How Blagojevich and Spitzer Are Connected

Rarely is the debunking of conventional wisdom more apropos than in response to certain widely held misconceptions about the former governor of New York, Eliot Spitzer, and the current governor of Illinois, Rod Blagojevich. Indeed, the analogous scandals surrounding both men produced two of the year’s biggest fallacies.

Fallacy #1: Spitzer Was Targeted for Crimes He Committed

The case against Spitzer isn’t even a case, at least not a legal one.  That is, the ex-governor has not been charged with any crime, let alone convicted of one.  Moreover, no alleged victim, co-perpetrator or witness has accused him of anything.  I would have thought that the absence of an accuser would be more than sufficient cause for lawyers and reporters to refrain from saying Spitzer acted unlawfully.  Since those who have been charged but not convicted are entitled to a presumption of innocence, it seems Spitzer should get an even greater benefit of the doubt.  Nonetheless, pompous jurists such as Scott Greenfield and Glenn Greenwald have asserted, as if it were an undisputed fact requiring no corroboration, that Spitzer and the women he allegedly hired are criminals. 

Everyone knows it’s customary to distinguish convicts, indictees, and arrestees from mere suspects in news reports and analysis.  Aside from basic fairness, the point is to avoid lawsuits.  Spitzer, of course, isn’t going to sue, but a smear isn’t excusable just because the vilified individual is too compromised to pursue legal remedies.  Whatever the motives or consequences might be, coverage of the ex-governor’s predicament has been marked by a flagrant, ubiquitous and unexplained departure from well-established standards.  (In a previous column, I linked to aspersions cast about Spitzer and so-called prostitutes in mainstream publications.)  The public’s acceptance of the media’s delinquency is itself a phenomenon worth examining.  What is it about Spitzer and supposed call girls that causes otherwise fair-minded people to condone glaringly unscrupulous journalism?

Despite all the disparaging punditry, evidence against Spitzer is extremely scarce.  All we know is he paid a lot of money to an escort agency, Ashley Dupre once consorted with him in Washington and an appointment booker said he likes “to do things” that aren’t “safe.”  But Spitzer could have engaged in perfectly legal sadomasochism (which might explain the reference to dangerous behavior), or had consensual, unrecompensed sex (apart from paid companionship) with his hirelings.  After all, he is an attorney who made elaborate arrangements concerning payment, transportation and hotel accommodations, so there’s nothing far-fetched about the notion that Spitzer also took the trouble to make sure the intimate stage of any extramarital encounter he had was conducted lawfully.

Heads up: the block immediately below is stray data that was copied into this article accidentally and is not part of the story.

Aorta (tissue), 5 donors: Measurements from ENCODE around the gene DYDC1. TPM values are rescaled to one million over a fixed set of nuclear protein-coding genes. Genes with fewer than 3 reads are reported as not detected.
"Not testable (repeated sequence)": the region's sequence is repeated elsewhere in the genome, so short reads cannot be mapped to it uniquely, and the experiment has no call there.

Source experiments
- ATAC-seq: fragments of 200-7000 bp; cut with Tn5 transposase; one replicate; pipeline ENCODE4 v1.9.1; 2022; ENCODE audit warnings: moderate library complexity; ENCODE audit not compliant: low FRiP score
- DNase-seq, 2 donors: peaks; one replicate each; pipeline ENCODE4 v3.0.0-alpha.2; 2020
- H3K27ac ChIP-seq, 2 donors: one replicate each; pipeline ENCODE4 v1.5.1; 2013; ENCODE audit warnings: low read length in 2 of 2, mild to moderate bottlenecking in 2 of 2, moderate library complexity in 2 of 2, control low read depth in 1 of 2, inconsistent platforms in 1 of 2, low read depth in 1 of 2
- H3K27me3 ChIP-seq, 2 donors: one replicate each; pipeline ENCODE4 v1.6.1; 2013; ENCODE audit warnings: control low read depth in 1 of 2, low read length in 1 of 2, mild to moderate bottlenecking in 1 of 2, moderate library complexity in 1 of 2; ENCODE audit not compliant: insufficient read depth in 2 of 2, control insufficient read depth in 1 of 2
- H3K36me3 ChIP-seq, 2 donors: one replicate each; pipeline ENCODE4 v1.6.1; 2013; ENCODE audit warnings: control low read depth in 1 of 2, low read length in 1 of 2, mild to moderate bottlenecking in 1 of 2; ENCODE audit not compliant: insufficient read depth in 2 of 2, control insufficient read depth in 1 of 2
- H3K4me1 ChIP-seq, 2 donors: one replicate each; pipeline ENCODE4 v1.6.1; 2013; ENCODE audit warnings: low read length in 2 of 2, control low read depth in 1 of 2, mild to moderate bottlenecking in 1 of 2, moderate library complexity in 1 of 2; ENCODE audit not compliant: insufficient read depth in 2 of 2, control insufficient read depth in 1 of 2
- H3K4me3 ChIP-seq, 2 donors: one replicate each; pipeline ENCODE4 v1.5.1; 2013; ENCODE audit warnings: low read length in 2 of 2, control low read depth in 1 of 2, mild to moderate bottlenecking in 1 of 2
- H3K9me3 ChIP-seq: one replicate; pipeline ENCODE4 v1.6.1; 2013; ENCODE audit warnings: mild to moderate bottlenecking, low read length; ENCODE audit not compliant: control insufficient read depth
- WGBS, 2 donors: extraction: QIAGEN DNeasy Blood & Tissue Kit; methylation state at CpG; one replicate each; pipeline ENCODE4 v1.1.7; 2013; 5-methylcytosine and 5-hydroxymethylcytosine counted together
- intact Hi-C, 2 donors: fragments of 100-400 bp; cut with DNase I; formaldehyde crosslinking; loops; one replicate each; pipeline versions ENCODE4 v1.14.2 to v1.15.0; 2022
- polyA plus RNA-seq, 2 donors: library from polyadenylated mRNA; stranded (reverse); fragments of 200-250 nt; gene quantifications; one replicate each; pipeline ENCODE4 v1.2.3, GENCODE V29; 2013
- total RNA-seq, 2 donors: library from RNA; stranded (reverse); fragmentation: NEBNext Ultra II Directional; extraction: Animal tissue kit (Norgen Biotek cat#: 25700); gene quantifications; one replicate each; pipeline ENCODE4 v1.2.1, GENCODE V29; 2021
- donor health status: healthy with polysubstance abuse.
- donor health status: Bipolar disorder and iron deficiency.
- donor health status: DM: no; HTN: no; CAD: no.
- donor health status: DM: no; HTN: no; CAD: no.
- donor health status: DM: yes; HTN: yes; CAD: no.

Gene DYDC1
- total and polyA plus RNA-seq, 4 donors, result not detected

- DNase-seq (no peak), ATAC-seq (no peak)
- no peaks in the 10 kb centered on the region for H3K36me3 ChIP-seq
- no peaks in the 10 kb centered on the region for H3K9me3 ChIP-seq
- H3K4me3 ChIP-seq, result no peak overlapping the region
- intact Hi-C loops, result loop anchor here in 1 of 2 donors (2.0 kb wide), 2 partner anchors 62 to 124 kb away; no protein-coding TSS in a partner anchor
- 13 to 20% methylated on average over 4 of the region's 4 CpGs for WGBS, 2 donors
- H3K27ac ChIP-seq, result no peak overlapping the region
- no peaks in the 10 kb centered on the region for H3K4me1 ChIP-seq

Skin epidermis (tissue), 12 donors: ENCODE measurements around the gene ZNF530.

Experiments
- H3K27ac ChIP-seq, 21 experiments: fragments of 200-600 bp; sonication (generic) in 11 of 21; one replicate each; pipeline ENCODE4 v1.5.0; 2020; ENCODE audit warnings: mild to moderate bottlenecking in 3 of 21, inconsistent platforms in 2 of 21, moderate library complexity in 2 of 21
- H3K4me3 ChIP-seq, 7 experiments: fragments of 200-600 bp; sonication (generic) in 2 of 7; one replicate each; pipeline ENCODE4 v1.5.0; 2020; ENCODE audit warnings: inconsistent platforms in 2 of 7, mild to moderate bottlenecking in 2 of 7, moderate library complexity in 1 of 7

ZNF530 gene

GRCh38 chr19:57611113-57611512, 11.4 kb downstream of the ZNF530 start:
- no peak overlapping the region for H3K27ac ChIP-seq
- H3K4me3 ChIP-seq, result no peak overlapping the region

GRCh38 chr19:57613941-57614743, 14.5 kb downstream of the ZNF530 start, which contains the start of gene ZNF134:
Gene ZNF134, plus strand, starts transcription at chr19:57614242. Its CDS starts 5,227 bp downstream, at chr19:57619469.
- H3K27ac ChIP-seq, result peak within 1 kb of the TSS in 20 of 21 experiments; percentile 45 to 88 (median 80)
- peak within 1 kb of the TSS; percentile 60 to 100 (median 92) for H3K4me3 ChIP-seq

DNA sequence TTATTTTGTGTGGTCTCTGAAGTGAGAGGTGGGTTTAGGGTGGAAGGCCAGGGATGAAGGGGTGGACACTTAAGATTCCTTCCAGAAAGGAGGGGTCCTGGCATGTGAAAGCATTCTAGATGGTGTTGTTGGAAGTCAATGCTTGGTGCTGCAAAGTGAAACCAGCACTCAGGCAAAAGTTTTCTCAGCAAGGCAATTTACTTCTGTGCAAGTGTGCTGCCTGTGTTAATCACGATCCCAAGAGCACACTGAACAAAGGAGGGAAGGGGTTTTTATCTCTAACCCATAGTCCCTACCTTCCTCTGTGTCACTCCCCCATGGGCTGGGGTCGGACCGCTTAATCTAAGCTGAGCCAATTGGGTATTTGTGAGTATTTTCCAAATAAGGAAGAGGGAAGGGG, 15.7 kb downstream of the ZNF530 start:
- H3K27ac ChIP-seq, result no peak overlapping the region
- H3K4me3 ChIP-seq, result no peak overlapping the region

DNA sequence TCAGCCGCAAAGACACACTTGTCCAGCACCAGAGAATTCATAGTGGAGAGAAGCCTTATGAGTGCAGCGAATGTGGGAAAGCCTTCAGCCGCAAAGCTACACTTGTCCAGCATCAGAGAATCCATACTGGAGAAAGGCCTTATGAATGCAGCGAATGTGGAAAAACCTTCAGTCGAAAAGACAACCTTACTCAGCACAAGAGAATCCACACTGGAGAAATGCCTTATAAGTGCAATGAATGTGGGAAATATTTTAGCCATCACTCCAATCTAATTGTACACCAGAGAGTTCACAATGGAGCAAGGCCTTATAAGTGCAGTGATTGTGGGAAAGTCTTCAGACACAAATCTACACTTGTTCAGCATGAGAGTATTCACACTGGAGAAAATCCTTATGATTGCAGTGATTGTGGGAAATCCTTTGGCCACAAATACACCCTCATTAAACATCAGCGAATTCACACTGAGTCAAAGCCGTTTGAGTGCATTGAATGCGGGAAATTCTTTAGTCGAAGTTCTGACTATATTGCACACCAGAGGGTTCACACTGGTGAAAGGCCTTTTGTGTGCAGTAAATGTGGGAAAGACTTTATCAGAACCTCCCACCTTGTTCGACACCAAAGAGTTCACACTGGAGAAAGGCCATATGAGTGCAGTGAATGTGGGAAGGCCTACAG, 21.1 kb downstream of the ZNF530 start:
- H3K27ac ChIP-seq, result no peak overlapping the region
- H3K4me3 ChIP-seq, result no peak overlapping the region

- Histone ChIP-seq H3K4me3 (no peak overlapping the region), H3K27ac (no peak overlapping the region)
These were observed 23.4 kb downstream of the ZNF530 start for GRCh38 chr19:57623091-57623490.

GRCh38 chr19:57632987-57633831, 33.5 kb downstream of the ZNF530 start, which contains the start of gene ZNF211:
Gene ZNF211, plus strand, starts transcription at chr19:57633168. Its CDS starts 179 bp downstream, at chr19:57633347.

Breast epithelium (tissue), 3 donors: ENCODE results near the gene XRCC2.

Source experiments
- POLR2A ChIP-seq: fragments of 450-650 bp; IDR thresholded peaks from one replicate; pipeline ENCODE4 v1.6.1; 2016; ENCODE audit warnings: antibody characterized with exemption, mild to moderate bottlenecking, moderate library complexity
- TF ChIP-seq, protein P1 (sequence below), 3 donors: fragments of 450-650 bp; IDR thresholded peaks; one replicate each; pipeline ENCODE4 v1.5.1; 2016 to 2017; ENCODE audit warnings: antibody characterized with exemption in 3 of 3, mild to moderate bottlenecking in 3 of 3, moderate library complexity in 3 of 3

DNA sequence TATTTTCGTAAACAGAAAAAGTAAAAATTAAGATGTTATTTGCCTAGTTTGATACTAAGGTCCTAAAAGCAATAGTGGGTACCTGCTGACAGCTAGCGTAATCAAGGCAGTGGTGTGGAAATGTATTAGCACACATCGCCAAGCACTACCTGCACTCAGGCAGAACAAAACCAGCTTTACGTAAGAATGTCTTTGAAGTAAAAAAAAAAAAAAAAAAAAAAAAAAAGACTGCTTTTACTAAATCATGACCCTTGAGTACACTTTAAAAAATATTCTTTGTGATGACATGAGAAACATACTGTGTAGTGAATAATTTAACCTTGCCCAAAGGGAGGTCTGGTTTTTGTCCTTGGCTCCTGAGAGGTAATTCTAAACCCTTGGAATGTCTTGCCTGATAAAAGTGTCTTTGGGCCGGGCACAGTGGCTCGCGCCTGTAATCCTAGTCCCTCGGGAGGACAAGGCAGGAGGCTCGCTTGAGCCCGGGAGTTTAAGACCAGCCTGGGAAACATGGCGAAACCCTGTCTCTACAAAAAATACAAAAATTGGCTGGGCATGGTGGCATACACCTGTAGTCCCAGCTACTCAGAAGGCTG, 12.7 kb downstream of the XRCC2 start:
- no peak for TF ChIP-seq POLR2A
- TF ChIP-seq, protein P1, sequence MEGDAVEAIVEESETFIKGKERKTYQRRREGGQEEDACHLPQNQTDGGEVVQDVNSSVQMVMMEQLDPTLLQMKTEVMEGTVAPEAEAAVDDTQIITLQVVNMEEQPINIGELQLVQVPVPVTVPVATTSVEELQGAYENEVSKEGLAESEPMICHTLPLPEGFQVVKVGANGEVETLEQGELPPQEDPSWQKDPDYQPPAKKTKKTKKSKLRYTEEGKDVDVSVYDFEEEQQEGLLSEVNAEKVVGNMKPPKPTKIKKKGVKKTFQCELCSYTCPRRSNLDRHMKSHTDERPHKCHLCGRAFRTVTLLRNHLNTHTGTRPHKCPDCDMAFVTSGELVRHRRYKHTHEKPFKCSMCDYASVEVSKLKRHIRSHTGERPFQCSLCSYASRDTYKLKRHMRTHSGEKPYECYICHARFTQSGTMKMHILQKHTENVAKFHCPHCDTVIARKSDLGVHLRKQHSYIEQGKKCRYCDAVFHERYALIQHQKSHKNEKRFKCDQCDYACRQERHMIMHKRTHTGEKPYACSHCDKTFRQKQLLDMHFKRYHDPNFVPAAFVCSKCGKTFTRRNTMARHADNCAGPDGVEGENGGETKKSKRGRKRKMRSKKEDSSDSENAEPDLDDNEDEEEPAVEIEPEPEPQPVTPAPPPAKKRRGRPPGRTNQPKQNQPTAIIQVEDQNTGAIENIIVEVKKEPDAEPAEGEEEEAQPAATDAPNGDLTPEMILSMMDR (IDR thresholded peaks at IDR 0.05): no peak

Because he prosecuted operators of prostitution rings zealously when he was the Attorney General of New York, Spitzer’s apparent hypocrisy has engendered more outrage than his stalking of major-league criminals has elicited praise.  Although most observers have been too busy indulging in schadenfreude to notice, it’s probably no coincidence that Spitzer’s perceived comeuppance occurred three weeks after the Washington Post published his editorial about predatory loans in which he wrote: “Not only did the Bush administration do nothing to protect consumers, it embarked on an aggressive and unprecedented campaign to prevent states from protecting their residents from the very problems to which the federal government was turning a blind eye.”  The headline – “Predator Lenders’ Partner in Crime” – refers to the Decider-in-Chief himself.  According to investigative journalist Greg Palast: “Spitzer was in Washington to launch a campaign to take on the Bush regime and the biggest financial powers on the planet.”  

Rather than dwell on what he might have done in a hotel room, we should applaud Spitzer’s bravery and delve into why he was targeted.  Unbeknownst to most, the tide might actually be turning in that direction.  It’s barely been reported that the House Financial Services Committee is tentatively planning to hold hearings early in 2009 to find out whether or not the Bush administration’s investigation of Spitzer was more about political retribution than the pursuit of justice.

Fallacy #2: Blagojevic Shouldn’t Appoint Obama’s Replacement

While it’s clear from transcripts of secretly recorded conversations that Blagojevich is possessed with an unsavory lust for loot, it’s not so clear his sleaziness is particularly rare among politicians, especially in Illinois, where three of the last seven governors ended up in prison.  So it’s amusing to watch the state’s public servants feign shock and indignation while each tries to denounce Blagojevich more venomously than the others.  As Cato’s Jim Harper puts it: “It is the norm – not some outrageous deviation – to exchange political favors for help with attaining higher office, including campaign contributions.”